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LUNIK Small Lights In The Dark (2010)


Treading the pop/rock crossover tightrope is a precarious game plan. But Swiss group Lunik (JaŽl Krebs (vocals), Luk Zimmermann (guitars), Cťdric Monnier (keyboards), and Chrigel Bosshard (drums)) aren't new kids on the block and haven't arrived at this critical point in their career by accident.

Formed 13 years ago, originally as a trip-hop outfit, only Luk remains from original line up, but by the release of their debut album Rumour in 1999, female singer songwriter and front woman JaŽl had joined (forming an enduring nucleus with Luk) and the band soon began to alter course into more commercial territory.

Over the course of four studio albums, a live album and a Best Of, the band have built big followings in Italy, Germany and Switzerland with their break through album Weather (2003) and Preparing To Leave (2006) reaching gold and platinum status respectively. That success has led to the point where, with the release of Small Lights In The Dark, Universal are prepared to invest $3m in breaking the band in the US. Now, that's series money in the current economic climate.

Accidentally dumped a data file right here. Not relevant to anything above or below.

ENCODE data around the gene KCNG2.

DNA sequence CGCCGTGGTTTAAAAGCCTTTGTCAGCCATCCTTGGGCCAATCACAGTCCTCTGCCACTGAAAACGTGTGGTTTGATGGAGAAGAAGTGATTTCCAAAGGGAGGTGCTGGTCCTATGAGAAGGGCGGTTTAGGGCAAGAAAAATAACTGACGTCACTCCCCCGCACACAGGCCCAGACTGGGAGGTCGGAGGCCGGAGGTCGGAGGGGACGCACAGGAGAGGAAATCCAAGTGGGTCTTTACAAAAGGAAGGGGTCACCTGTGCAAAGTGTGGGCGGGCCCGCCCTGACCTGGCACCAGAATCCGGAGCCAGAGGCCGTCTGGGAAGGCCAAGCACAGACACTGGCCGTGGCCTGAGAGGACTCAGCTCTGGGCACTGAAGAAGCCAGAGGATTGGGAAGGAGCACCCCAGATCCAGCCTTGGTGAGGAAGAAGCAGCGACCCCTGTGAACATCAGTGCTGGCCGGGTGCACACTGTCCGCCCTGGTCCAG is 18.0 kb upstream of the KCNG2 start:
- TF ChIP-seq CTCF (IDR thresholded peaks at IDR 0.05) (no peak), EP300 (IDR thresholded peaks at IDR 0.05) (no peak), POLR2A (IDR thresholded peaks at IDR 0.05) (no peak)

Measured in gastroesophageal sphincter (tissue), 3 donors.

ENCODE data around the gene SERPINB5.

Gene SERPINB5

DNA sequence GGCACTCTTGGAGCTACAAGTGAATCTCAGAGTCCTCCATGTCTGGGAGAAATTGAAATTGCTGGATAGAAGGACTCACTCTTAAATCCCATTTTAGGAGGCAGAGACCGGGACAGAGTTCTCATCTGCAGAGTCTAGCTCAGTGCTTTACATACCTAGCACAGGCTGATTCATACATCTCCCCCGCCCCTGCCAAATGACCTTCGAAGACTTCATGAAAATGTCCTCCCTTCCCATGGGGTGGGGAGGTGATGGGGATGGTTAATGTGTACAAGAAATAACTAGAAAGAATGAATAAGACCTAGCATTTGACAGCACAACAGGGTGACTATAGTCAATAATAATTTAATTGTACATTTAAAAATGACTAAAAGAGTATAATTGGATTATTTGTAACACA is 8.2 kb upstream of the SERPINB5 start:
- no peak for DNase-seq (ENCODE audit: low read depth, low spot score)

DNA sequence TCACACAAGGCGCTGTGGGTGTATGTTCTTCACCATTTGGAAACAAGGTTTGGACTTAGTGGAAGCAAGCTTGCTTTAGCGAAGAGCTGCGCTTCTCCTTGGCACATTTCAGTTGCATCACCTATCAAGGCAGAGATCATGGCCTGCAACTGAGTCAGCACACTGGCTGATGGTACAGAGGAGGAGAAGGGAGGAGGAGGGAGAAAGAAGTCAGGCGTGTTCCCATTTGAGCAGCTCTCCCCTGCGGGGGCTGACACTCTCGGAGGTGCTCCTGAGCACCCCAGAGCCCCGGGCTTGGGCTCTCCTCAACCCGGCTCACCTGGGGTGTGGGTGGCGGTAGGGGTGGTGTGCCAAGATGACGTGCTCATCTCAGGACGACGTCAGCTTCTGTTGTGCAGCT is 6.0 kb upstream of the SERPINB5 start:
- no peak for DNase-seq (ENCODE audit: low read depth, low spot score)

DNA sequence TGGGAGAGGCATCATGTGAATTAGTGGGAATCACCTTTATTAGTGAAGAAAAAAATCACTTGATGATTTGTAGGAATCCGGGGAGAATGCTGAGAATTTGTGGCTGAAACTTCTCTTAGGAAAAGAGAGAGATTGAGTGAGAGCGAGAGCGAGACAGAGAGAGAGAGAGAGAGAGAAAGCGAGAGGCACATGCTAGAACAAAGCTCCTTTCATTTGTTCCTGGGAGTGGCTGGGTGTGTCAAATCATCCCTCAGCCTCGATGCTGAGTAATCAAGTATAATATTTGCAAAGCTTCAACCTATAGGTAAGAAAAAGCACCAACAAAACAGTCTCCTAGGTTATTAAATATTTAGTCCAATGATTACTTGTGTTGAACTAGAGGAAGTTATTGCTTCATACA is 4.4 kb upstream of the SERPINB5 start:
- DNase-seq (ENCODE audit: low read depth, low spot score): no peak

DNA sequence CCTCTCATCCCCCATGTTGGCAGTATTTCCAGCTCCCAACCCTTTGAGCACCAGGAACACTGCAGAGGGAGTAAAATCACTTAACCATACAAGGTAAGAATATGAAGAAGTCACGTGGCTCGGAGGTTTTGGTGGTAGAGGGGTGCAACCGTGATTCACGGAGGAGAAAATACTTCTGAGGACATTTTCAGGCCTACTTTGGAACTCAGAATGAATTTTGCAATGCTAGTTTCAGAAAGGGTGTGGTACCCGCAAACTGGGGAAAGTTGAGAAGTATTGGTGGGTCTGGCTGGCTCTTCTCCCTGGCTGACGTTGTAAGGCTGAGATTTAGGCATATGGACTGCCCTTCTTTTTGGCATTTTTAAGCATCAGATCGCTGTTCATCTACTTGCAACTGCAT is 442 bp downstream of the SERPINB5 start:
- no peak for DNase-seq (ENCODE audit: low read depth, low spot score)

American producer Bob Rose has been brought in for Small Lights In The Dark - presumably to add a US radio friendly sheen - likening the band, in terms of pop/rock crossover potential as being in the same league as Fleetwood Mac and Blondie. Hold the bus, Bob!

But he may not be so wide of the mark. Singer / songwriter JaŽl Krebs cites her influences as including Sharleen Spiteri, and GRTR! favourites Nina Persson of The Cardigans and Tina Dico. Distinguished company.

So does Lunik/Small Lights In The Dark live up to the hype? Well, they've certainly got all the component parts - a shapely blue eyed blonde and photogenic front woman in JaŽl, and the first single to be lifted from the album - People Hurt People - is a shimmering piece of radio friendly pop/rock packed with melody and hooks.

But in many ways, the finest moments of the album lie in the less obviously commercial tracks - for example the opening Everything Means Nothing - a wistful and moody ballad with some lovely breathy vocals, and the reflective How Could Tell You, both of which have US prime time TV series soundtrack potential. Diary is another gentle and broody standout, as are the beautiful I Never Said That I Was Perfect with its subtle percussion and Spanish guitar, and the string backed album closer Set You Free.

Comparisons with Fleetwood Mac and Blondie status may be premature and setting the bar too high, and while Lunik still have a distinctly European feel it's easy to see how their charms could, with the right exposure, make waves on the other side of the pond.


Review by Pete Whalley


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***** Out of this world | **** Pretty damn fine |
*** OK, approach with caution unless you are a fan |
** Instant bargain bin fodder | * Ugly. Just ugly

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